How to take care of your pet gerbil
These furry friends have adapted to desert environments-meaning their droppings are dry and odourless and produce small amounts of concentrated urine. During hot months they are nocturnal, cold months they are active in the day, temperate climates make them active at dawn and dusk. Very social animals, so single sex groups introduced before puberty are best (fighting will occur if introduced after ten weeks of age) or as a breeding pair. These agile creatures love to burrow into and climb things, making them expert escape artists!! They are very territorial and like to outline their home with a waxy yellow secretion from a scent gland from their ventral abdomen, occurring as early as 19 days of age in both sexes (males moreso). They live naturally in a breeding pair with their children-older children help to rear the younger ones. Usually only the dominant pair will mate, the others being suppressed by the older couples presence. They have poor long distance vision but localise sounds well with hearing similar to us. Females are more aggressive, and are especially fertile 8 hours after giving birth!! They can jump as high as 30 cm. they ‘foot-thump’, this is a behavioural trait that is thought to be an alarm response. If they stand for ages and wave their tails, it means they are alert and something is frightening them-please have a look and try and identify what this stressor could be.
Life expectancy 2-4 years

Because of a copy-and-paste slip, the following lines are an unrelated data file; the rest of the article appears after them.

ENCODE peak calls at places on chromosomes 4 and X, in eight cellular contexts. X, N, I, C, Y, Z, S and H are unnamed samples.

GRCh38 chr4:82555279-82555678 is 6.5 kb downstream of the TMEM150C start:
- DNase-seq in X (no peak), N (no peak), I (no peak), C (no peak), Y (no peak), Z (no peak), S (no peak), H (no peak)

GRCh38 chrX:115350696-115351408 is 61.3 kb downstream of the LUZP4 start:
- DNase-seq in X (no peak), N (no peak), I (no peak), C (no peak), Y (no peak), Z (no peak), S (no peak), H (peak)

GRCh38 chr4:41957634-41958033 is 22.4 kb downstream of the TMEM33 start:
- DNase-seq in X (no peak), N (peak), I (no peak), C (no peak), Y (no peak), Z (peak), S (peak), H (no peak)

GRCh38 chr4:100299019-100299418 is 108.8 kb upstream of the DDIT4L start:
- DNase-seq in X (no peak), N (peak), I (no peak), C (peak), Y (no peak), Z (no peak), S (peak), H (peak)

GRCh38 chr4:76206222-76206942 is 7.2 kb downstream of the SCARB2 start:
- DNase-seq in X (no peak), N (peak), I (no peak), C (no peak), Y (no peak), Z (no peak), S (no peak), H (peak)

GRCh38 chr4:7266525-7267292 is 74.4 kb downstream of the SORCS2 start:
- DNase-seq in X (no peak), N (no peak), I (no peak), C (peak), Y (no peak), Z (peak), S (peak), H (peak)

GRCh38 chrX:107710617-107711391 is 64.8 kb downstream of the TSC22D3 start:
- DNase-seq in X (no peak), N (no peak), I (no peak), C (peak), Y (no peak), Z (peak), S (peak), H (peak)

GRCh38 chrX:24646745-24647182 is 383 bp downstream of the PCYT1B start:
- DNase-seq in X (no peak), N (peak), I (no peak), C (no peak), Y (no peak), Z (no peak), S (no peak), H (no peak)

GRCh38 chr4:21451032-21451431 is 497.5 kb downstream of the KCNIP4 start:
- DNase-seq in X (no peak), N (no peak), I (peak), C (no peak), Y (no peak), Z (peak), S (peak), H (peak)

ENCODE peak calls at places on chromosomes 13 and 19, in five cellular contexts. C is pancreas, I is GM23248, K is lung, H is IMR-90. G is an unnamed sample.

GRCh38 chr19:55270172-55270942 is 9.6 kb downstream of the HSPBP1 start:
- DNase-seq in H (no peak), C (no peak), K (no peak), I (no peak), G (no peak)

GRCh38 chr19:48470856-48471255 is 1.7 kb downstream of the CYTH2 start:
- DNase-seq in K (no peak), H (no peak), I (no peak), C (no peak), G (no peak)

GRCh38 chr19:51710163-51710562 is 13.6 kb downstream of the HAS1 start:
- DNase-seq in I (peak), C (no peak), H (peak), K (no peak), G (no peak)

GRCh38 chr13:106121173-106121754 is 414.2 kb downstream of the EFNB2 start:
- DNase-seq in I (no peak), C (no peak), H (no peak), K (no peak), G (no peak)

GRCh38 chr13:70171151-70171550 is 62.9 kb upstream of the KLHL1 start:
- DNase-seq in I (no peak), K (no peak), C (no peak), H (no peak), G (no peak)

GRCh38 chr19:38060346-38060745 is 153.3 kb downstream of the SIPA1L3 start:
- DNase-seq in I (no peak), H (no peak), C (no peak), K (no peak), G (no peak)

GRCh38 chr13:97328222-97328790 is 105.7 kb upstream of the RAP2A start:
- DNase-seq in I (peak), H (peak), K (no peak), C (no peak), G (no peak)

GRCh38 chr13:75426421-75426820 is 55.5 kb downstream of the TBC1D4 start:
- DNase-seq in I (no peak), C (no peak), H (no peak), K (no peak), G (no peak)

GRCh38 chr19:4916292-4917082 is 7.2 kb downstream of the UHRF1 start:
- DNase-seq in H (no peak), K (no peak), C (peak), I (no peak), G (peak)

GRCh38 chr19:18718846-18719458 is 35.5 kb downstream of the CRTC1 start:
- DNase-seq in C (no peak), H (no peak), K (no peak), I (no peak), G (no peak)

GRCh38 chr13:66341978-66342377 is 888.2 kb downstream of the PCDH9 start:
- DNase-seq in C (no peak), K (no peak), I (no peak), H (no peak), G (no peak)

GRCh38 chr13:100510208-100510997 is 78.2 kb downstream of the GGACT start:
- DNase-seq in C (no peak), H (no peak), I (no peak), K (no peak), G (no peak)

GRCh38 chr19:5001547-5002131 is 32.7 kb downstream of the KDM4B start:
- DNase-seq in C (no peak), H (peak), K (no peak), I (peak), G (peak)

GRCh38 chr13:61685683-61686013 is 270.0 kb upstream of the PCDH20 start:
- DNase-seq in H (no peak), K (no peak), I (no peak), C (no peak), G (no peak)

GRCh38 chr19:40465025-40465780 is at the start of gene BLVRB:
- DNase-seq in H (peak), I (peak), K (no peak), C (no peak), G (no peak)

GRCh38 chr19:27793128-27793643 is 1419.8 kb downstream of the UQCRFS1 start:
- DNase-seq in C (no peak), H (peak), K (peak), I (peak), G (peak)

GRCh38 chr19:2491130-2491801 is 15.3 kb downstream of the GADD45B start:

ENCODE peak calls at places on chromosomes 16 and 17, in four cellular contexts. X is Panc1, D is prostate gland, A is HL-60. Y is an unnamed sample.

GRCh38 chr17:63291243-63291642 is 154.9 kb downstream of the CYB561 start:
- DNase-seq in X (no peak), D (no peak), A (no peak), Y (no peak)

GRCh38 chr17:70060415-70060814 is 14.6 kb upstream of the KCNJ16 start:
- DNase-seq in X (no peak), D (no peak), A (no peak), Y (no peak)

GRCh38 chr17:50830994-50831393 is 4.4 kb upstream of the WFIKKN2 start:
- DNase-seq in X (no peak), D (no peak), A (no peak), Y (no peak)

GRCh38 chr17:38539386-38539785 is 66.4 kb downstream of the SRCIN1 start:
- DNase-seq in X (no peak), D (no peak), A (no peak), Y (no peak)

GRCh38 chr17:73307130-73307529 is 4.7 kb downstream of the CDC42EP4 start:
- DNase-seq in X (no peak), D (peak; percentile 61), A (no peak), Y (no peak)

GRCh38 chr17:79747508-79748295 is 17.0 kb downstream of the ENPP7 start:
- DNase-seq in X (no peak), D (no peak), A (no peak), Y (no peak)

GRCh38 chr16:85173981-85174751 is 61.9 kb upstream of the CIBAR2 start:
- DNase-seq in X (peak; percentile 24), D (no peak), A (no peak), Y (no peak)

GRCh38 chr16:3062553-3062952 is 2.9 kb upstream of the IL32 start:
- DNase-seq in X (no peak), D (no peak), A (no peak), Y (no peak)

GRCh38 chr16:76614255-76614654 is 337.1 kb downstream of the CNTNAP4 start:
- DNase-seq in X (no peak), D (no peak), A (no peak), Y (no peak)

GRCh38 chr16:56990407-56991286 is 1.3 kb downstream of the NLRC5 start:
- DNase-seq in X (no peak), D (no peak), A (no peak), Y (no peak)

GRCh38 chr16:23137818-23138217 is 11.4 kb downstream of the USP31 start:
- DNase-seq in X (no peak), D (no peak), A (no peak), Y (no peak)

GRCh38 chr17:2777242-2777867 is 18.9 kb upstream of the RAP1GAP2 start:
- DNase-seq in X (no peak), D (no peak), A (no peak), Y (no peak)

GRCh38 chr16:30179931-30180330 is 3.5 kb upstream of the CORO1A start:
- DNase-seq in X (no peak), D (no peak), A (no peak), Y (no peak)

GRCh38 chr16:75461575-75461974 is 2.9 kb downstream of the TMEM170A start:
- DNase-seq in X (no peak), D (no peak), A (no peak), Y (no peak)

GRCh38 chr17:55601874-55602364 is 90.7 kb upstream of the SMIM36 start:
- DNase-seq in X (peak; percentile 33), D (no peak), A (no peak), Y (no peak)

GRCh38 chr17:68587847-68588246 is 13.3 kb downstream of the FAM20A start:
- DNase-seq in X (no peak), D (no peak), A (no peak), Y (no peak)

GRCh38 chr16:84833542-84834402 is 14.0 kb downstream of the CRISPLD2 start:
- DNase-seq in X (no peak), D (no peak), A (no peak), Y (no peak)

Weight 70gms to 130 gms (females are smaller end of scale)
Gestation 24-26 days
Size of litter 3-6
Weaning 3-4 weeks old
Puberty 10-12-weeks old
Glass or plastic tank with wire mesh lid that is at least 15cm high (they like to rest on their hindlegs!) half filled with mixture of peat and sawdust OR shavings is preferred-substrate must be at least 3cm deep to allow for burrowing. Nesting material and wood (great for gnawing) is destroyed quickly, with the entire tank needing cleaning and replacement of materials only every month or two-best to do this in small stages as total environmental change can be stressful to them. Can add paper/hay/plastic tubing/flower pots/glass jars for stimulation. Keep tank out of direct sunlight / away from radiators. Humidity must not be above 50% as respiratory infections can occur.
A sand or dust bath (as for chinchillas) is important for coat quality and to keep themselves at the right temperature, and should be readily available at all times. It also serves as social enrichment-serves some type of smell communication function.
Commercial rodent mix PLUS fruits/vegetables (ie broccoli/kale) should be given. For younger animals soaking pellets in water may help digestibility (esp at weaning), and hiding food in tubes helps stimulate foraging behaviour. For an adult gerbil, about 4-10g per day should be fed, females needing the lower quantities. For treats, they love dried pumpkin seeds and also sunflower seeds – HOWEVER, the latter are high in fat and low in calcium. Gerbils are very prone to obesity (and as a follow on, diabetes) so do not overfeed these. Water should be available ad-lib and changed daily. They store food in the ‘tunnels’ they burrow-removing spoiled food weekly is advised.
Things to watch out for
DO NOT GRAB BY THE TAIL: this may cause the gerbil to ‘deglove’ the skin over the tail and expose the bone. No cure except to remove tail surgically. When handling, never do anything abruptly, use slow and gentle movements, with practise and training they may eventually walk into your hand!